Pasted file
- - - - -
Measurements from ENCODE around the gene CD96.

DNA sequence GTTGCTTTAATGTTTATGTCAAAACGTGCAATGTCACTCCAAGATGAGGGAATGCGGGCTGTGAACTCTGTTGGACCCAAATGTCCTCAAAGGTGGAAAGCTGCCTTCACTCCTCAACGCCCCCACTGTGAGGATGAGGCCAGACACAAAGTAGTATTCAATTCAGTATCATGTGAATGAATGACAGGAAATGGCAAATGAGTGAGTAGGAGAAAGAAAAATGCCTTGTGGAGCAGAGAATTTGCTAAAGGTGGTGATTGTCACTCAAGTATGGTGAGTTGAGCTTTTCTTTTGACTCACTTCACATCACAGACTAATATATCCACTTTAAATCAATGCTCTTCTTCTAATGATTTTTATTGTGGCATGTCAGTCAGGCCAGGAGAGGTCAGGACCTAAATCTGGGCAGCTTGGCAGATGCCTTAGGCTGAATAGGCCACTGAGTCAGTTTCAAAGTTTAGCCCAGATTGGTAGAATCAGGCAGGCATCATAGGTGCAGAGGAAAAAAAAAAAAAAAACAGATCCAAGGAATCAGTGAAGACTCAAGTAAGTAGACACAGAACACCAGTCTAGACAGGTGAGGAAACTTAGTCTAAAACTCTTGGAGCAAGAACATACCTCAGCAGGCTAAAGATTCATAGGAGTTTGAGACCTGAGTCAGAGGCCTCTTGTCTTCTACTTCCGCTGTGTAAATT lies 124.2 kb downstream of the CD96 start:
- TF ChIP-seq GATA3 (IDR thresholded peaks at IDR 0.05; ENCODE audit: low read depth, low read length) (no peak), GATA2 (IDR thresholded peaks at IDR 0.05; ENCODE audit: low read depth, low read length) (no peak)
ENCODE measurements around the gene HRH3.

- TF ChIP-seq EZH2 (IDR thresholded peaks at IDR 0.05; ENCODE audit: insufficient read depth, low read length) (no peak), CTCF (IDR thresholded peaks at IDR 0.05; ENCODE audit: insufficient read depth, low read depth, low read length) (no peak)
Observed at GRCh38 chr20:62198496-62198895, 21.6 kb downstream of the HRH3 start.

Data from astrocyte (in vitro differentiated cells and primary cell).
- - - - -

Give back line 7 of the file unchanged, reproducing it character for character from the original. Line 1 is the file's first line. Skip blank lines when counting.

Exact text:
Data from astrocyte (in vitro differentiated cells and primary cell).